The Philips AJL308 clock radio/photo frame is a tricky product to review. What makes it tough is that on one level the idea of combining a clock radio with a digital photo frame is a really cool concept -- and in many ways the AJL308 succeeds. But at the same time it's got some issues that make you wish that Philips would hurry up and make a new, improved version.
On the positive side, the AJL308 is cosmetically attractive, though the gloss black finish around the 7-inch (diagonal) widescreen display is a fingerprint magnet. The back of the frame is white and bulges out at the bottom, creating a sturdy stand that puts the frame at a good angle for viewing.
Philips also loaded the AJL308 with features. First and foremost, the LCD displays date and time, plus you get dual alarms as well as images stored on an optional SD/MMC memory card or thumbdrive that fit into slots on the side of the frame. You can choose to display the photos in a slide show format across the whole frame or have them appear in a smaller box next to the time and date in 'clock' mode.
If you choose the 'widescreen' option from the settings menu, your photos will be fit to the screen and end up being slightly cropped. If you go with standard 4:3 option, they'll appear as they were shot but with black bars on either side of the image.
On the clock radio front, there's an FM radio with 20 presets -- the presets are slightly painful to set, but 20 is a lot -- plus two alarms, a sleep timer with interval options between 15 and 60 minutes, and a dimmer/snooze bar conveniently placed at the top of the frame.
There are a few nice features buried in the menu system. For one, you can change the colour of the background display. You also get 16 slide-show transition effects to choose from -- we liked random, a few novelty alarms -- church bells, ocean wave, forest and rooster -- and three different "relaxation modes" for the sleep timer, including the sound of rain, ocean waves or a new-age-style riff that would be right at home in a massage room.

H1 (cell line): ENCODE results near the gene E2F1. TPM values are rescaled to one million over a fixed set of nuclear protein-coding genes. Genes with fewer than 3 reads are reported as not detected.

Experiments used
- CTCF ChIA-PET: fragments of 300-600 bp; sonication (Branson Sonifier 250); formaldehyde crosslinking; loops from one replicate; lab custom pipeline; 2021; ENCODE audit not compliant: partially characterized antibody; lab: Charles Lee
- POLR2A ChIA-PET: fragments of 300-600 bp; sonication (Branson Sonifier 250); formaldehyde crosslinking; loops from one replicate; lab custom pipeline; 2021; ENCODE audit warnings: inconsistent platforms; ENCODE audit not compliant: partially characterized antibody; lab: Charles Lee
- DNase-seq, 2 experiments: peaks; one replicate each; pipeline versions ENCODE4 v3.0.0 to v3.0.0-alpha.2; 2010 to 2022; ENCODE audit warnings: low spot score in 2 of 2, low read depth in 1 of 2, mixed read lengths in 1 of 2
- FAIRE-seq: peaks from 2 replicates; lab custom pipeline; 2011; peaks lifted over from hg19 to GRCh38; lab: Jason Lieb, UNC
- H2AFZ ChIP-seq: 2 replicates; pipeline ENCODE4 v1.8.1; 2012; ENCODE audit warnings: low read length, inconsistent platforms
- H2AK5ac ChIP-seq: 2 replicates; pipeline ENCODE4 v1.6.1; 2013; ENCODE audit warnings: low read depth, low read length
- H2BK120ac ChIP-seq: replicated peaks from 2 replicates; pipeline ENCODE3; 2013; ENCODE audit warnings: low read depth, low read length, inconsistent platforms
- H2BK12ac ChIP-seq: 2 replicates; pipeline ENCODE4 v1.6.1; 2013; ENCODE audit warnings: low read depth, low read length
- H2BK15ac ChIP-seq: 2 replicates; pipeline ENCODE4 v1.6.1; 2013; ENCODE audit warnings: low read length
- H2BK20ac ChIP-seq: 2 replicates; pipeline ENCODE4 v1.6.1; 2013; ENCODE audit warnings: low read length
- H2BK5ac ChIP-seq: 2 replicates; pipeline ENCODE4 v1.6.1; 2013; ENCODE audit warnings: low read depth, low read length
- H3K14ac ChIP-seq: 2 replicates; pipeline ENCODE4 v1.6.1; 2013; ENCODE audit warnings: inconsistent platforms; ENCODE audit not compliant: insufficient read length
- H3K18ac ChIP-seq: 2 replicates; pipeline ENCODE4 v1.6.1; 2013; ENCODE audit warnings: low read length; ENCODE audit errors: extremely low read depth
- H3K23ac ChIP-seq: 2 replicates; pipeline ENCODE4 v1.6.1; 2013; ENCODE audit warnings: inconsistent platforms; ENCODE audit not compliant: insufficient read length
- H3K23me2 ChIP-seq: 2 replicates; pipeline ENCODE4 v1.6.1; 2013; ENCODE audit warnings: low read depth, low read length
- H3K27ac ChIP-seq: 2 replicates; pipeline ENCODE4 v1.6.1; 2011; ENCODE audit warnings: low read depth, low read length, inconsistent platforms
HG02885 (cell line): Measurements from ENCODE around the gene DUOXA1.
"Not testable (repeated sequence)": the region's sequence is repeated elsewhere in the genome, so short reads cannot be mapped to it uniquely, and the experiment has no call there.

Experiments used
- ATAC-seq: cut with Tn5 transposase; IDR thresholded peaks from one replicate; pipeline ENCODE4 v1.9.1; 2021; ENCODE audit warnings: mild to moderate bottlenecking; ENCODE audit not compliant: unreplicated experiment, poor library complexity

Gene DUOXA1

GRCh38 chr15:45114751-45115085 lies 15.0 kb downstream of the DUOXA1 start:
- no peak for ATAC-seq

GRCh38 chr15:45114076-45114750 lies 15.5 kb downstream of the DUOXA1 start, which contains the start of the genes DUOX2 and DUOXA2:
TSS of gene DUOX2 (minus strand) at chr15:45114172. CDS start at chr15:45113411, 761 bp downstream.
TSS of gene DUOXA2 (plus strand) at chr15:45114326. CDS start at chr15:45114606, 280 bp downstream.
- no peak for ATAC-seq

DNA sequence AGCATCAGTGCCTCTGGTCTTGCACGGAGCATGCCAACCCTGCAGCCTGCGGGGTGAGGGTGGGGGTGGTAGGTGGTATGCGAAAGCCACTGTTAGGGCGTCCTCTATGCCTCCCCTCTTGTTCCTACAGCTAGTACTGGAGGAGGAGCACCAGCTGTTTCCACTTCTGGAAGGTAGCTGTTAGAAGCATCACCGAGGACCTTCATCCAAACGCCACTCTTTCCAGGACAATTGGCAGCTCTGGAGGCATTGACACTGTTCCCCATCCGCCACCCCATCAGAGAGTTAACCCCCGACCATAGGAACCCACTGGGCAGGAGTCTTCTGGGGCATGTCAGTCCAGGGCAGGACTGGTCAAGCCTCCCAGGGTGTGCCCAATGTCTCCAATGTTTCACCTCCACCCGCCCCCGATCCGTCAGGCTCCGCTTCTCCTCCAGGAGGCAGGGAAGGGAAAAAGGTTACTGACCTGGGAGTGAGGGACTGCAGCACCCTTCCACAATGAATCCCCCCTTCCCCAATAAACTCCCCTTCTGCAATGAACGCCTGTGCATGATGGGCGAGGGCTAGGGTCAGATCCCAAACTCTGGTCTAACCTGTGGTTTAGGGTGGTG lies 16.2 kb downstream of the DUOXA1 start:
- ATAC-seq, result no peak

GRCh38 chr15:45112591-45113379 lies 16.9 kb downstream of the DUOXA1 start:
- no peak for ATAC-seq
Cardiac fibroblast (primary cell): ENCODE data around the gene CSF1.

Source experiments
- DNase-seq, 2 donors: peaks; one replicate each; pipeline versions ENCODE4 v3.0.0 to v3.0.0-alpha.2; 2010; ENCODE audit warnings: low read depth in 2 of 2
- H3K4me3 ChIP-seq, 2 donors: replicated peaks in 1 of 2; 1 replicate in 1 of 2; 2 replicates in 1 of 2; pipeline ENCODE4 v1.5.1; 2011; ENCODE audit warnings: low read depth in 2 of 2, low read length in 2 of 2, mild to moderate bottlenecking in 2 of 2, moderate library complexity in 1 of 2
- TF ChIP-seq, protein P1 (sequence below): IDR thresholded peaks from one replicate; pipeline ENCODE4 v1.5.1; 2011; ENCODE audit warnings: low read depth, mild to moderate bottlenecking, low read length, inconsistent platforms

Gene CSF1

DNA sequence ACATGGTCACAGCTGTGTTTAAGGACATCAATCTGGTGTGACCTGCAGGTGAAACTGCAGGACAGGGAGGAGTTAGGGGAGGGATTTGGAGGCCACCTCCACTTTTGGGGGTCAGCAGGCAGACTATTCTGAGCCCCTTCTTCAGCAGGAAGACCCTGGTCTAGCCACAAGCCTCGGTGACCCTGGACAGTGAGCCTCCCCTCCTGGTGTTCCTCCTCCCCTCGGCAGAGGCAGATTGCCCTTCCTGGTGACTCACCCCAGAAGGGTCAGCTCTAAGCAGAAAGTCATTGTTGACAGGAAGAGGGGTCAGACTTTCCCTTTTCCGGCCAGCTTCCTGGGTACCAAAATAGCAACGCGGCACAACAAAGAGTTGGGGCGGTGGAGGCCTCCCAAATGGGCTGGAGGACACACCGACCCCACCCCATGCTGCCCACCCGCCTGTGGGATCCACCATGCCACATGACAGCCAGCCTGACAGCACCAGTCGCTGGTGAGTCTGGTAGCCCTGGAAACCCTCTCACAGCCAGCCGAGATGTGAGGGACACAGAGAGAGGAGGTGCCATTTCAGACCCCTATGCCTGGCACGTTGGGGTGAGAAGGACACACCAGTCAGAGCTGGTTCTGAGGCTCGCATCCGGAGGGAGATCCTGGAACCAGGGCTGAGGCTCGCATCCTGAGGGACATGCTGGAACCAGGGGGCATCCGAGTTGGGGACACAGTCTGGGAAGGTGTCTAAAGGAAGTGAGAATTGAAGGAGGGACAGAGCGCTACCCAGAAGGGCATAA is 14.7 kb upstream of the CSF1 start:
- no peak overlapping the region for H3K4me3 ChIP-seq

Beyond its photo capabilities, the AJL308 also plays back MP3 and WMA files and select video files from your SD/MMC card or thumbdrive. By select we mean limited -- we didn't have any luck with videos that we'd shot with a handful of cameras from leading manufacturers (Canon, Nikon, Olympus) and the one video that did start playing (from a Samsung camera) didn't have any sound.
You're supposed to be able to play back MPEG4 files, but the one we tested wasn't recognised, so we assume it plays back only certain flavors of MPEG-4. We had better luck with DivX. The "One: Space Odyssey" short we downloaded from the Stage6 Web site played fine, and DivX aficionados should be quite pleased with this feature. It's also worth noting that the frame is compatible with the DivX VOD service, which means it can be registered and used to play back DivX files you'd rent or buy (download) from an online DivX VOD service.
Unfortunately, the video and photos displayed on the device just don't look all that good. The frame is fairly low resolution (just 480x234 pixels), so images and video aren't exactly sharp -- to put it kindly. This is typical of budget photo frames, so we weren't surprised, but if you're expecting great image quality, look elsewhere. Also, images, especially those with larger file sizes, tend to load slowly, which is annoying.
The sound on photo frames with built-in speakers is always really tinny with scant bass, and the same holds true for the AJL308. That said, the Philips does play louder than your typical photo frame, so overall the sound quality is a slight notch up -- but again, keep your expectations low, and you won't be too disappointed.
We read of a couple of users complaining that the unit's dimmer doesn't dim the backlight enough, but the dimmer at its lowest setting wasn't too bright for our tastes. The AJL308 doesn't have the most easy-to-use interface, and it took a little tinkering to figure how to navigate and make adjustments to settings. One irritating quirk is that the up/down button doesn't actually control the volume level as you think it might. Instead, there's a separate wheel controller hidden on the right side that lowers and raises volume.
In the end, we had mixed feelings about the AJL308. There's a lot to like here in terms of features, but the mediocre picture and sound quality leaves a lot to be desired. If you can find it at a bargain price (£85 or less), it certainly makes a decent gift for someone looking for a basic clock radio with digital-imaging perks. Ideally, though, we'd like to see Philips create a version with a higher resolution screen and slightly improved sonics -- and we wouldn't mind paying more for it.
Additional editing by Shannon Doubleday